Coronavirus in Eagle County: Woman in her 50s is first presumptive positive case of COVID-19 | AspenTimes.com
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Coronavirus in Eagle County: Woman in her 50s is first presumptive positive case of COVID-19

Pitkin County officials say Friday evening virus not in valley at this time

Vail Daily Staff Report
A coronavirus test kit, which is a part of exported aid supplies, is displayed at a World Health Organization, WHO, facility, part of the International Humanitarian City, in Dubai, United Arab Emirates, Thursday, March 5, 2020.
AP Photo/Kamran Jebreili

A woman in her 50s visiting Eagle County is among the six new presumptive positive cases of COVID-19 identified Friday in Colorado. The woman was exposed to COVID-19, the new coronavirus, during international travel. As local COVID-19 concerns increased, Friday afternoon Vail Health began screening patients prior to entrance into the Vail hospital

The patient in Eagle County was not hospitalized and is recovering in isolation. The patient is working with public health officials in the ongoing investigation to identify people that may have had close exposure. The case is presumptive positive, which means test results haven’t yet been confirmed by the U.S. Centers for Disease Control and Prevention. 

The Eagle County Department of Public Health and Environment also announced Friday that a potential patient connected to Eagle County Schools returned a negative test.

PITKIN COUNTY UPDATES

Pitkin County Public Health officials have a few ways to get updates on the coronavirus:

— Local information can be found at pitkincounty.com/coronavirus.

— A Pitkin County Public Health Facebook page has been launched to share information.

— Subscribe to Pitkin Alert for text message updates. Text the number 888 777 and write CVIRUS in the message.

— Real-time information about the virus is available on the Colorado Health Emergency Hotline: 1-877-462-2911.

Friday update: Pitkin County officials said as of 5 p.m. Friday they did not have any persons under investigation (PUIs) and have not sent out any tests to the state.

On Wednesday, after Eagle County Schools learned that the CDC had changed its guidelines on travel from Italy, Iran, and South Korea, it alerted students and staff members from Battle Mountain High School who had traveled to Italy in February.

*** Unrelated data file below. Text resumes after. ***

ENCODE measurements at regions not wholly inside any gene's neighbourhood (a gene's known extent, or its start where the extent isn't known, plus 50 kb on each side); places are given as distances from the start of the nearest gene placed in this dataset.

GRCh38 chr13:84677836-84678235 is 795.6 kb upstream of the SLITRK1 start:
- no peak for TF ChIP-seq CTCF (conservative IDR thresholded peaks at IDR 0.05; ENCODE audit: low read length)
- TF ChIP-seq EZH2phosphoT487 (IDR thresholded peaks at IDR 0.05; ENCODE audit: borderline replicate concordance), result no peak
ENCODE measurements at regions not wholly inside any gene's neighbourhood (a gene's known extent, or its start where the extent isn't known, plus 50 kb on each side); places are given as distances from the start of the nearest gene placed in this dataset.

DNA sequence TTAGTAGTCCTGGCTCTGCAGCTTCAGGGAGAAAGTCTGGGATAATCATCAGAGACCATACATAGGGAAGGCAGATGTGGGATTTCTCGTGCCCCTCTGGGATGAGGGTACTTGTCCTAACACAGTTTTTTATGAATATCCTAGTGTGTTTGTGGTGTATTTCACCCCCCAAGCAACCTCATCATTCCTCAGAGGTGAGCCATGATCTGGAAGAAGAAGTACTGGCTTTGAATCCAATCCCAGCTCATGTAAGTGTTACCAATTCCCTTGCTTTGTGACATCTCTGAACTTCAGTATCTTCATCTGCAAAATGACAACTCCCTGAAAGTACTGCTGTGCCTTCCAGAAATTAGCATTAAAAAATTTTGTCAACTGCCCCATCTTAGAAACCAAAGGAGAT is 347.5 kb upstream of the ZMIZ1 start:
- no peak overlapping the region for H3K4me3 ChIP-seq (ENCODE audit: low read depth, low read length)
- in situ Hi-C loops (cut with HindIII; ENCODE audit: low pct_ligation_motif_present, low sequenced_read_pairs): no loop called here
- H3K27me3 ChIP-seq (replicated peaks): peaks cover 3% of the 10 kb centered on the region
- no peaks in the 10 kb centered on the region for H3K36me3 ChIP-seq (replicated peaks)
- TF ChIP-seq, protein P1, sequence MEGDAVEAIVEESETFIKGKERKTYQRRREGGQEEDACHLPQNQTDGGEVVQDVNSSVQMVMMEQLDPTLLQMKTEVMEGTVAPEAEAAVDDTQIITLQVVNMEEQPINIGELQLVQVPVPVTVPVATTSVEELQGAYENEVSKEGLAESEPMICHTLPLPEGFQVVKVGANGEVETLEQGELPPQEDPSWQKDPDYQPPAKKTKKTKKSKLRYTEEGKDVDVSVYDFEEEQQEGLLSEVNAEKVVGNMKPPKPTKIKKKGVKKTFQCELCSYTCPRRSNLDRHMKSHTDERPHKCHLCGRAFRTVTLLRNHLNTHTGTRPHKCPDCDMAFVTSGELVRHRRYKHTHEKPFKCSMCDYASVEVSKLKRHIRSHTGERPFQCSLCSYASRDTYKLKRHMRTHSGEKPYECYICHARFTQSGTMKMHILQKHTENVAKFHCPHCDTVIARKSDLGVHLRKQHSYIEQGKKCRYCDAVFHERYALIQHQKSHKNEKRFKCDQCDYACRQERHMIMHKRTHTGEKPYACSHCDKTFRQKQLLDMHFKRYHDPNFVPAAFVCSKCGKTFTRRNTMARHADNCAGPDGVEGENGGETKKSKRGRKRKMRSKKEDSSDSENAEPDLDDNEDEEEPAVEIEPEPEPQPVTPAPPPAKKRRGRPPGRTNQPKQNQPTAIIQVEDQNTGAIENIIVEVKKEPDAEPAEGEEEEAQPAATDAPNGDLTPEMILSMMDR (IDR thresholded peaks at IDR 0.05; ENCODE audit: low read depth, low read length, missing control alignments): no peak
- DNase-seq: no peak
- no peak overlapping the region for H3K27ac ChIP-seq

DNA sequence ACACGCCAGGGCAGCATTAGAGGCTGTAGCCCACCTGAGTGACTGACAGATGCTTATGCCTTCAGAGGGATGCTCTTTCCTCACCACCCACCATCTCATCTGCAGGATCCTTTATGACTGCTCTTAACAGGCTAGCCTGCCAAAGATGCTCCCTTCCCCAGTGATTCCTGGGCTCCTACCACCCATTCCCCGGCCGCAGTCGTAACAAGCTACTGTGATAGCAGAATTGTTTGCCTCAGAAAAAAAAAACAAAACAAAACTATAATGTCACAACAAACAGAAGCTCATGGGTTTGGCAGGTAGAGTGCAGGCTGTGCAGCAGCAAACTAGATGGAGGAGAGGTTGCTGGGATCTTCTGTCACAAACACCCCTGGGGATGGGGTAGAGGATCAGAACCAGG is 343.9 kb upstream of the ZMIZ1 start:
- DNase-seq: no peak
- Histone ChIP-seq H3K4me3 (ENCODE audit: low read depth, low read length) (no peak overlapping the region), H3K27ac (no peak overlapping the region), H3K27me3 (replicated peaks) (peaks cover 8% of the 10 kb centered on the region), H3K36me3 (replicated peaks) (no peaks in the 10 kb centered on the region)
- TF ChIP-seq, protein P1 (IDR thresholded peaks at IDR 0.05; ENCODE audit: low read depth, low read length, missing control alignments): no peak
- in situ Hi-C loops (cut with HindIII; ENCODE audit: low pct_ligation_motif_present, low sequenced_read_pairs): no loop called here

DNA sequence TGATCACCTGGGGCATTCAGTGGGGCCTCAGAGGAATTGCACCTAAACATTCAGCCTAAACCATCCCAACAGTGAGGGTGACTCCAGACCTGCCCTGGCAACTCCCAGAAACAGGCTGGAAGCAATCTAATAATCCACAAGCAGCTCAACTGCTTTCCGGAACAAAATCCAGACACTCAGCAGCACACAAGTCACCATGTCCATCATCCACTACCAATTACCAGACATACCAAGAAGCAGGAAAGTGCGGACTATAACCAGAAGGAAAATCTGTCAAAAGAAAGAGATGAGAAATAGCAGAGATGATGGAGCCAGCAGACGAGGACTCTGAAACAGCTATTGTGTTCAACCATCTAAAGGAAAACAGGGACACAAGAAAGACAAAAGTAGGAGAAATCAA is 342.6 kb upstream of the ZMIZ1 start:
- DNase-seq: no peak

“Consequently, our students and staff who went on the trip to Italy will need to stay home for the remainder of their self-monitoring period, which ends at 6 am on Saturday, as long as they are symptom-free,” read an email sent to Battle Mountain students and parents. “These students have been complying with the prior CDC protocol of self-monitoring for symptoms. One of the symptoms is fever, a condition that requires students and staff to stay home until they have been fever-free for 24-hours without the aid of medication anyway. With that in mind, we believe asking them to remain at home for the next few days is a technical requirement and nothing for concern. Symptoms may still develop and we are prepared with a response plan should it be necessary.”

In a news release, Eagle County Schools Superintendent Phil Qualman wrote “the patient’s parent emailed several other parents and staff members this news, connecting the case to our school system. The results of other tests in the county, none related to our schools, are still pending.

“There are many people in Eagle County who traveled to/from countries that have experienced COVID-19 outbreaks in recent weeks. Some are students and teachers in our system. Those in our system have all followed the recommendations from the Centers for Disease Control (CDC) and the Eagle County Department of Public Health (Public Health) to self-monitor for COVID19 symptoms, fever, cough, and difficulty breathing.”

Latest from Summit County

On Thursday afternoon, a man tested positive for novel coronavirus in Summit County, the first known case of the disease in Colorado. During his time in the state, he skied at both Vail and Keystone.

Colorado and Summit County public health officials have been hard at work in a process called “contact tracing,” essentially trying to backtrack through the patient’s steps during his time in the area to identify individuals who came in close contact with him and determine whether they might have been exposed to the virus.

According to officials, the patient likely didn’t interact closely with many people after he began showing symptoms. He flew into Denver International Airport from California on Feb. 29 and drove a rental car to Summit County. Throughout his travels, he was asymptomatic and extremely unlikely to have spread the disease, officials said.

He first began showing initial symptoms Monday, March 2, a day he was skiing at Vail Mountain, according to Dan Hendershott, Summit County’s environmental health manager. He returned to his rental unit in Keystone and was sick the next day. On Wednesday, March 4, he was informed that a travel companion with whom he recently went to Italy had been diagnosed with COVID-19, and he reached out directly to the Colorado Department of Public Health and Environment to inform them he might have contracted the disease.